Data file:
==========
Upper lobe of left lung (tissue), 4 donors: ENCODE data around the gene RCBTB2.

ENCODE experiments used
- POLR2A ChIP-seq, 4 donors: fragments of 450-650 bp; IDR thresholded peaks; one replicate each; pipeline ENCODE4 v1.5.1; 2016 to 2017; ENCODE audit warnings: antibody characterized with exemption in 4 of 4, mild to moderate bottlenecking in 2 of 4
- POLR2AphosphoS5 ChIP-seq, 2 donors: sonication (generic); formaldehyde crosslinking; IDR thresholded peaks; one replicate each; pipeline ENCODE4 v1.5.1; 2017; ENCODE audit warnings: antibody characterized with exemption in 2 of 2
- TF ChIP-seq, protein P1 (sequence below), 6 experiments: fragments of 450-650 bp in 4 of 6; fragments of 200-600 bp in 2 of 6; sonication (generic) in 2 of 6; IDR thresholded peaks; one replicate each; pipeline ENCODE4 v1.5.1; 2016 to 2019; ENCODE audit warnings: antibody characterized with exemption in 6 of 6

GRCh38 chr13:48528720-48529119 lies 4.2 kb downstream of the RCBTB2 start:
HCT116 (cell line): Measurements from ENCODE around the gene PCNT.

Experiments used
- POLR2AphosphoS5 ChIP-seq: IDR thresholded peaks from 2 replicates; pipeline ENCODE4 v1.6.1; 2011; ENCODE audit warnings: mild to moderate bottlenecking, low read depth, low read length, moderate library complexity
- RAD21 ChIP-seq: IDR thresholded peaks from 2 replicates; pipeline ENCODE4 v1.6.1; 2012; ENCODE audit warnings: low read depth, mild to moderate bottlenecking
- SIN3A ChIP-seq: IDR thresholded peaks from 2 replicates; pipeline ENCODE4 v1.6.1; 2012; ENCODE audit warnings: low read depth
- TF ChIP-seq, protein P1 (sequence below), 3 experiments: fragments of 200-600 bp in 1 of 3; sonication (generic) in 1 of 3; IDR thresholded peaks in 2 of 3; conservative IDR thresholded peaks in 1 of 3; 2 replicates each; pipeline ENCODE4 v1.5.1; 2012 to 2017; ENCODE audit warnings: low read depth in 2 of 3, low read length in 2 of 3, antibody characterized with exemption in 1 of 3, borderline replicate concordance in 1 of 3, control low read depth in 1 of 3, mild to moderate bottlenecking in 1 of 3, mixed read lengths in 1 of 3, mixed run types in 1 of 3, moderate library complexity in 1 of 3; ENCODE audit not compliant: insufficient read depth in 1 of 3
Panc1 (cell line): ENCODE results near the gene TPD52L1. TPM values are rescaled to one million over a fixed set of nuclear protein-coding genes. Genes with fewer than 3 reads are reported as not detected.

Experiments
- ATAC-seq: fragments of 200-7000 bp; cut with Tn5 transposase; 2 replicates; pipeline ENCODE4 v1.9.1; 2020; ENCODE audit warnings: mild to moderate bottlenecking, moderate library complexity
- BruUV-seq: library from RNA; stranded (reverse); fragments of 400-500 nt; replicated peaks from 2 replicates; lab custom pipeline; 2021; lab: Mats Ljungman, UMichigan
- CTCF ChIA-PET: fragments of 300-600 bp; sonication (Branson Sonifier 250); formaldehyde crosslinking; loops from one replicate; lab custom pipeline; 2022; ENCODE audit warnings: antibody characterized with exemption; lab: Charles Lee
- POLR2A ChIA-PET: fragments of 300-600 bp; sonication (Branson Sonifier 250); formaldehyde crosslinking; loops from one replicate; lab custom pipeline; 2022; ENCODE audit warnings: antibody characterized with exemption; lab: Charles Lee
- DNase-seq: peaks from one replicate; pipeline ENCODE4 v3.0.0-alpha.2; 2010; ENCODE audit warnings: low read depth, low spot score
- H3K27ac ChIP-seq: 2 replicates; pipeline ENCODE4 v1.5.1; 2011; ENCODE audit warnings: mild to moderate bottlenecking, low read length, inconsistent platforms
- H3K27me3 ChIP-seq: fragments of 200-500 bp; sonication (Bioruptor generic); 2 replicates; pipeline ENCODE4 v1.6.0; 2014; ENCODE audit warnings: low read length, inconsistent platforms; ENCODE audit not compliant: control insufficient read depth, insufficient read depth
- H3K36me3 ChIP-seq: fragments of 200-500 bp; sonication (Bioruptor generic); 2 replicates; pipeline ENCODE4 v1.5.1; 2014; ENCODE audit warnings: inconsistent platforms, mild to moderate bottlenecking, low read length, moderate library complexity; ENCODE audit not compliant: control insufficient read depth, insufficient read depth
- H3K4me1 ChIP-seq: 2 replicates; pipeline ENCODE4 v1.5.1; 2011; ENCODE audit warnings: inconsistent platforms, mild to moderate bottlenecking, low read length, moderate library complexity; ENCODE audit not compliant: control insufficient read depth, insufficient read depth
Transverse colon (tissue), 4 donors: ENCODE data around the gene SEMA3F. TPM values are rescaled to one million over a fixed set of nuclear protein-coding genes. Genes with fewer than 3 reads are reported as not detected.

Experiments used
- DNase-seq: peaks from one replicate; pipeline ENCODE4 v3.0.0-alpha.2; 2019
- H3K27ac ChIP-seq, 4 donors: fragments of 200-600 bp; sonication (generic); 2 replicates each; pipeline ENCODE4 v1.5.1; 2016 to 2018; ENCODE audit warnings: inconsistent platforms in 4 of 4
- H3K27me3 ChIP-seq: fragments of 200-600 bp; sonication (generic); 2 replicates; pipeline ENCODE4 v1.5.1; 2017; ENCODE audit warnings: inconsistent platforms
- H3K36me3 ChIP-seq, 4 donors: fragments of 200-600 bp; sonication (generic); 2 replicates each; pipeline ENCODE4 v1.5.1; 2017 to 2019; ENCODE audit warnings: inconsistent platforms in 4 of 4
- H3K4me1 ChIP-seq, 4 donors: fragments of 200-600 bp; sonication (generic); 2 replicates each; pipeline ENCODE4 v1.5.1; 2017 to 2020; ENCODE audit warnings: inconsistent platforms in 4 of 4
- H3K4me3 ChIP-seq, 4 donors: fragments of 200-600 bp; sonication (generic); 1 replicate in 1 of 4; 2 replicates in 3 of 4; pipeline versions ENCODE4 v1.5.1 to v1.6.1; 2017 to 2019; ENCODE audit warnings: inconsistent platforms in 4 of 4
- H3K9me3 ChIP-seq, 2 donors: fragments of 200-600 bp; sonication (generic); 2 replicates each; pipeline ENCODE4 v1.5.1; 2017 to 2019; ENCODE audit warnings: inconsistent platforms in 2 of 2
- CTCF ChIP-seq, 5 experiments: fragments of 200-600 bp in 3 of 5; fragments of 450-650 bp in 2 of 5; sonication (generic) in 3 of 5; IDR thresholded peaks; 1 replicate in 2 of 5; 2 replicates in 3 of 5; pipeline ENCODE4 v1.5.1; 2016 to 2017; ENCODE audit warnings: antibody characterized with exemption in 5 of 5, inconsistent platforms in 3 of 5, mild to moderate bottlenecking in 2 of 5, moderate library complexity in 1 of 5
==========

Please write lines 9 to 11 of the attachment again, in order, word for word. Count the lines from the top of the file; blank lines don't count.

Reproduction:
- POLR2AphosphoS5 ChIP-seq: IDR thresholded peaks from 2 replicates; pipeline ENCODE4 v1.6.1; 2011; ENCODE audit warnings: mild to moderate bottlenecking, low read depth, low read length, moderate library complexity
- RAD21 ChIP-seq: IDR thresholded peaks from 2 replicates; pipeline ENCODE4 v1.6.1; 2012; ENCODE audit warnings: low read depth, mild to moderate bottlenecking
- SIN3A ChIP-seq: IDR thresholded peaks from 2 replicates; pipeline ENCODE4 v1.6.1; 2012; ENCODE audit warnings: low read depth